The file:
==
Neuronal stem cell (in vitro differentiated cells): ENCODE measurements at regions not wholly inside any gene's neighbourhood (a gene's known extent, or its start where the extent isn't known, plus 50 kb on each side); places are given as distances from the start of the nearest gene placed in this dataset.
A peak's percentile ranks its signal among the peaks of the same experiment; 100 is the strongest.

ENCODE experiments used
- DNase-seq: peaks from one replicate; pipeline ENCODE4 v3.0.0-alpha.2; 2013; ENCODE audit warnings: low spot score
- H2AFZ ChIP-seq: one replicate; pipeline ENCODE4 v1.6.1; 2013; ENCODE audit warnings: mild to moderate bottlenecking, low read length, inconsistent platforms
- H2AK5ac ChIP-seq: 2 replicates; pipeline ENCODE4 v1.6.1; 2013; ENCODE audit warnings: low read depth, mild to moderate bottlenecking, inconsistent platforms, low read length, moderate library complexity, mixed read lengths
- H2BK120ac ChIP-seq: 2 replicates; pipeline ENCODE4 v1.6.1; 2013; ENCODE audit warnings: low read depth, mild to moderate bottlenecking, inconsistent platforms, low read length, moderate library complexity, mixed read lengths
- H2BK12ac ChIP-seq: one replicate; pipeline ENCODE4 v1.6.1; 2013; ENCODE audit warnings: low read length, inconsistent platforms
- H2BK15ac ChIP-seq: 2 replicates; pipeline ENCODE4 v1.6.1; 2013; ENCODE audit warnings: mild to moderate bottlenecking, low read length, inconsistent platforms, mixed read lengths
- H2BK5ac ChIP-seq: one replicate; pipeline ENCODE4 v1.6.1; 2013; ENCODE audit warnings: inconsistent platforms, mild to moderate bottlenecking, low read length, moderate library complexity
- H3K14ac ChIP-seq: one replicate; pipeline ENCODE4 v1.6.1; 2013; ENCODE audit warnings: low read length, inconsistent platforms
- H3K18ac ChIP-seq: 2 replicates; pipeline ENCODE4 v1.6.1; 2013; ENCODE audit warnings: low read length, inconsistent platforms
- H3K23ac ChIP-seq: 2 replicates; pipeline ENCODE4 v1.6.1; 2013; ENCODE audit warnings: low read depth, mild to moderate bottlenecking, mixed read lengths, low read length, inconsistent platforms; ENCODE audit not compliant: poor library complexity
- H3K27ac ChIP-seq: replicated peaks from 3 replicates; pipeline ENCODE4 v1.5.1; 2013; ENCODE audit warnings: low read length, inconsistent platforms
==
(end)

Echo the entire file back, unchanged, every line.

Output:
Neuronal stem cell (in vitro differentiated cells): ENCODE measurements at regions not wholly inside any gene's neighbourhood (a gene's known extent, or its start where the extent isn't known, plus 50 kb on each side); places are given as distances from the start of the nearest gene placed in this dataset.
A peak's percentile ranks its signal among the peaks of the same experiment; 100 is the strongest.

ENCODE experiments used
- DNase-seq: peaks from one replicate; pipeline ENCODE4 v3.0.0-alpha.2; 2013; ENCODE audit warnings: low spot score
- H2AFZ ChIP-seq: one replicate; pipeline ENCODE4 v1.6.1; 2013; ENCODE audit warnings: mild to moderate bottlenecking, low read length, inconsistent platforms
- H2AK5ac ChIP-seq: 2 replicates; pipeline ENCODE4 v1.6.1; 2013; ENCODE audit warnings: low read depth, mild to moderate bottlenecking, inconsistent platforms, low read length, moderate library complexity, mixed read lengths
- H2BK120ac ChIP-seq: 2 replicates; pipeline ENCODE4 v1.6.1; 2013; ENCODE audit warnings: low read depth, mild to moderate bottlenecking, inconsistent platforms, low read length, moderate library complexity, mixed read lengths
- H2BK12ac ChIP-seq: one replicate; pipeline ENCODE4 v1.6.1; 2013; ENCODE audit warnings: low read length, inconsistent platforms
- H2BK15ac ChIP-seq: 2 replicates; pipeline ENCODE4 v1.6.1; 2013; ENCODE audit warnings: mild to moderate bottlenecking, low read length, inconsistent platforms, mixed read lengths
- H2BK5ac ChIP-seq: one replicate; pipeline ENCODE4 v1.6.1; 2013; ENCODE audit warnings: inconsistent platforms, mild to moderate bottlenecking, low read length, moderate library complexity
- H3K14ac ChIP-seq: one replicate; pipeline ENCODE4 v1.6.1; 2013; ENCODE audit warnings: low read length, inconsistent platforms
- H3K18ac ChIP-seq: 2 replicates; pipeline ENCODE4 v1.6.1; 2013; ENCODE audit warnings: low read length, inconsistent platforms
- H3K23ac ChIP-seq: 2 replicates; pipeline ENCODE4 v1.6.1; 2013; ENCODE audit warnings: low read depth, mild to moderate bottlenecking, mixed read lengths, low read length, inconsistent platforms; ENCODE audit not compliant: poor library complexity
- H3K27ac ChIP-seq: replicated peaks from 3 replicates; pipeline ENCODE4 v1.5.1; 2013; ENCODE audit warnings: low read length, inconsistent platforms